That’s a simple example of going from sadness, despair, and self-pity to excitement and optimism by disputing automatic negative thoughts. Needless to say, the second interpretation of the event, the one after the disputing, will make you a lot happier.
By the way, there are differences between hope and optimism.
How to Feel Lastingly Happier in The Present
Alright, improving how you’re feeling about the present is the last step in lastingly raising your enduring level of happiness.
To feel lastingly happier in the present, we need to understand the difference between pleasure and gratification.
These are delights that have clear sensory and strong emotional components, what philosophers sometimes call “raw feelings”: exuberance, thrills, ecstasy, orgasm, mirth, delight, and comfort. They are temporary and involve little, if any, thinking.
Examples of pleasures include watching TV, getting a massage, listening to music, eating chocolate, or drinking some wine.
[Do you want to know more about why you shouldn’t always give pleasure a top priority? Read it all here: You Must Ask For Joy, Not Pleasure.]
These activities aren’t necessarily accompanied by any raw feelings at all. Rather, the gratifications engage us fully so that we become immersed and absorbed in them, and lose self-consciousness. Time stops, our skills match the challenge, and we are in touch with our strengths.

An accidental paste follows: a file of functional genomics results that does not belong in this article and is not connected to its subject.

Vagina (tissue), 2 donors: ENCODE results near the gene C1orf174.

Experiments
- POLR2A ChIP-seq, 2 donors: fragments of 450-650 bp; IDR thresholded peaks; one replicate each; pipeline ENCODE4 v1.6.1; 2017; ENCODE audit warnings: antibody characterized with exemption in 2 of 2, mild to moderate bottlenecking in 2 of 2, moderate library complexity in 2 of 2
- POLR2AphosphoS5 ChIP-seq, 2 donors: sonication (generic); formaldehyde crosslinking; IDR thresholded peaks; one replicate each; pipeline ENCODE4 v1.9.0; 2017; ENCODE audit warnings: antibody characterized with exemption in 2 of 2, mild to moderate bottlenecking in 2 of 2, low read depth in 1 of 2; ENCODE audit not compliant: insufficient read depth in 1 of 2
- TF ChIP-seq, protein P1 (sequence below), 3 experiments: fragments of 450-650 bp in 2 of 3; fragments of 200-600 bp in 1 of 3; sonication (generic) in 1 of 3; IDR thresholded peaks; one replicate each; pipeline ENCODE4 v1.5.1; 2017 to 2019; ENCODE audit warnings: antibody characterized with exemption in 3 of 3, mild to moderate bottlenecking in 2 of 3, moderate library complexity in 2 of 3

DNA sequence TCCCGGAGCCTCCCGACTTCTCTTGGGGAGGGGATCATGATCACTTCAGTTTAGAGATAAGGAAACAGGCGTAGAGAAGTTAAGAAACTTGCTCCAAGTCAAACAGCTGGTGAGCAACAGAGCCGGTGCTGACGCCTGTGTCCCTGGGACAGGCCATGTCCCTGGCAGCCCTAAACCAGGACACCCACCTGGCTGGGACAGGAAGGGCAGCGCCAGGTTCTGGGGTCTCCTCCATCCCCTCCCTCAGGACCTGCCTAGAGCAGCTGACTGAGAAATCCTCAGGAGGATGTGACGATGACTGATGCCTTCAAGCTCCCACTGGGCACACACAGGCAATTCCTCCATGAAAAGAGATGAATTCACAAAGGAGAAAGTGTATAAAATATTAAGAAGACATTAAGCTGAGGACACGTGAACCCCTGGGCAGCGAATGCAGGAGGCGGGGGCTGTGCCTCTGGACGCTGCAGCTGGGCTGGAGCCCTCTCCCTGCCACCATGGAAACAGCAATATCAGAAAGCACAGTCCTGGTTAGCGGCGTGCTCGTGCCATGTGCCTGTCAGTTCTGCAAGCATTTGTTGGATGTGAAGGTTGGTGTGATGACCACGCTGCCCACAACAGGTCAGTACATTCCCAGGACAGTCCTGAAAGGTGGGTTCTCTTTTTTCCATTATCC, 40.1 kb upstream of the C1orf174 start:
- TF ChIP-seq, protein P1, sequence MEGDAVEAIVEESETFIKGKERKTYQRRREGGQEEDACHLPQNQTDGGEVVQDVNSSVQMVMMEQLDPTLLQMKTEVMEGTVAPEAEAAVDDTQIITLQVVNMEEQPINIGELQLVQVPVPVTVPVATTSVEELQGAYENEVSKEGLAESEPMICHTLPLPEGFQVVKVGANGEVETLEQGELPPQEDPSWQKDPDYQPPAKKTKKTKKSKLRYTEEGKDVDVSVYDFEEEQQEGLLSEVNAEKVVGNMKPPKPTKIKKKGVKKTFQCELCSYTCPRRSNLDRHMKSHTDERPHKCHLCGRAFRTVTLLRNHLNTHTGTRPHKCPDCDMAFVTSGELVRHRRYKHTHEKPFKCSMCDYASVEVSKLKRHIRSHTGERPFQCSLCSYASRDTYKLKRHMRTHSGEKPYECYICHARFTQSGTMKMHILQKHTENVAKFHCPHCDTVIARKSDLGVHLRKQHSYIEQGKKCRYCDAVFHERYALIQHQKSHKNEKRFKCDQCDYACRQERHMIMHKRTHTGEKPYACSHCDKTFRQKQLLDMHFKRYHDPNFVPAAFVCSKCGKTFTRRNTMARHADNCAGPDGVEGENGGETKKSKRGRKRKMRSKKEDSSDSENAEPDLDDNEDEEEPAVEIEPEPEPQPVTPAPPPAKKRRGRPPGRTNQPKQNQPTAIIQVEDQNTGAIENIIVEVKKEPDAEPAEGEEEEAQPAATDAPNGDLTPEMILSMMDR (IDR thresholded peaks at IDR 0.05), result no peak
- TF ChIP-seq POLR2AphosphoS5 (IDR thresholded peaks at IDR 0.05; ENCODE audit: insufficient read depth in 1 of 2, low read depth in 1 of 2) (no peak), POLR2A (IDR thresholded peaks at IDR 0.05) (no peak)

In other words, we experience flow. The gratifications last longer than the pleasures, involve quite a lot of thinking, and are secured by our virtues and strengths.
Examples of gratifications are playing volleyball, enjoying a great conversation, rock climbing, reading a delightful book, dancing, or helping the homeless.
The key to living a truly happy life is to increase the amount of gratification you experience in your own life.
Pleasures are fine and can make you temporarily happy, but they will never bring you lasting and fulfilling happiness. In fact, the average state of someone watching TV is mildly depressed.